Guest Researcher, Dr.
Design and Evaluation of Compact Multi-antennas for Efficient MIMO Communications
Date: Tuesday, November 29, 2011
Location: Lecture hall E:1406 of the E Building, Ole Römers väg 3, Lund
Main Supervisor: Assoc. Prof. Buon Kiong (Vincent) Lau
Faculty opponent: Prof. Daniel D. Stancil, North Carolina State University, USA
Prof. Gert F. Pedersen, Aalborg University, Denmark
Dr. Mattias Frenne, Ericsson AB, Sweden
Assoc. Prof. Marco D. Migliore, University of Cassino, Italy
Prof. Mats Gustafsson, Lund University, Sweden
After completing the course work component of my Master of Science degree program, which concerns digital communication systems and technologies, a thesis work on radio channel modeling brought me into the world of MIMO. To my understanding, MIMO has been one of the hottest research topics in radio communications over the past decade. When I finished my master’s thesis project, I felt that I had learned something about MIMO and wondered if there were still exciting opportunities left in this research field. As it turned out, despite extensive research in MIMO technology, surprisingly little effort has been directed towards assessing and mitigating the impacts of different antenna impairments on the performance of MIMO systems in their realistic usage conditions. In this context, the overarching question that this thesis tries to answer is: how should we design and evaluate compact multi-antennas that can deliver efficient MIMO communications?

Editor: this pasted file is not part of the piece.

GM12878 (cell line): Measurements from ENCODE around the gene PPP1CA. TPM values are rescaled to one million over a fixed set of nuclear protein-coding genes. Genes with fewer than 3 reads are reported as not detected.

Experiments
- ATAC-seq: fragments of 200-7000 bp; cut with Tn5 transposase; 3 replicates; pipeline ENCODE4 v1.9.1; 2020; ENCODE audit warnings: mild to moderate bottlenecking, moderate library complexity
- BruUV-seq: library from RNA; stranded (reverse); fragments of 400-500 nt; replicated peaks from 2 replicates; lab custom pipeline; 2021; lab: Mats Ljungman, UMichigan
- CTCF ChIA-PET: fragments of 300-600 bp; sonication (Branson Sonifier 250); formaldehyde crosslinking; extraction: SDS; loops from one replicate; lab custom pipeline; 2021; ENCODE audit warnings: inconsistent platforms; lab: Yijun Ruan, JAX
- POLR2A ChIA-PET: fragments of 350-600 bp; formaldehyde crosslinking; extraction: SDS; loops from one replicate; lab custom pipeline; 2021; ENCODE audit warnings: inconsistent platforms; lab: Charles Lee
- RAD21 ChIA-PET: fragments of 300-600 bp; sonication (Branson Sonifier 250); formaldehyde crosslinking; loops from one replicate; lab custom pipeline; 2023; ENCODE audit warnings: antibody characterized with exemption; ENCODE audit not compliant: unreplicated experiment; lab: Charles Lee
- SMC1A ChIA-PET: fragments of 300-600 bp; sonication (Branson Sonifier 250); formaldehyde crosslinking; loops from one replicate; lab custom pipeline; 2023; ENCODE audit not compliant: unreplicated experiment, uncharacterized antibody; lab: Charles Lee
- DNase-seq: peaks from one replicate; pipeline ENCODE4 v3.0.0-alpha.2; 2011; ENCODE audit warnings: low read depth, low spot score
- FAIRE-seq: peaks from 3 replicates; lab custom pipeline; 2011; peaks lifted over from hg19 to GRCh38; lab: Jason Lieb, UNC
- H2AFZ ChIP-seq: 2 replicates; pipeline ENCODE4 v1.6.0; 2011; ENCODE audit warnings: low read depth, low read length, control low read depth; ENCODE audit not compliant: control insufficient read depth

The thesis is a compilation of an introduction to the research field and a summary of my contributions, together with five research papers that present the main results achieved during my graduate study. It extends the understanding of MIMO systems from an antenna and propagation perspective, and offers valuable insights on the design of compact yet efficient multi-antennas.
The included papers are:
 R. Tian and B. K. Lau, “Experimental verification of degrees of freedom for co-located antennas in wireless channels,” submitted to IEEE Transactions on Antennas and Propagation, Jun. 2011 (revised Oct. 2011).
 R. Tian, V. Plicanic, B. K. Lau, and Z. Ying, “A compact six-port dielectric resonator antenna array: MIMO channel measurements and performance analysis,” IEEE Transactions on Antennas and Propagation, vol. 58, no. 4, pp. 1369 – 1379, Apr. 2010.
 R. Tian and B. K. Lau, “Uncoupled antenna matching for performance optimization in compact MIMO systems using unbalanced load impedance,” in Proc. IEEE Vehicular Technology Conference (VTC Spring 2008), pp. 299 – 303, Singapore, May 11 – 14, 2008.
 R. Tian, B. K. Lau, and Z. Ying, “Multiplexing efficiency of MIMO antennas,” IEEE Antennas and Wireless Propagation Letters, vol. 10, pp. 183 – 186, 2011.
 R. Tian, B. Wu, B. K. Lau, and J. Medbo, “On MIMO performance enhancement with multi-sector cooperation in a measured urban environment,” submitted to Electronics Letters, 2011.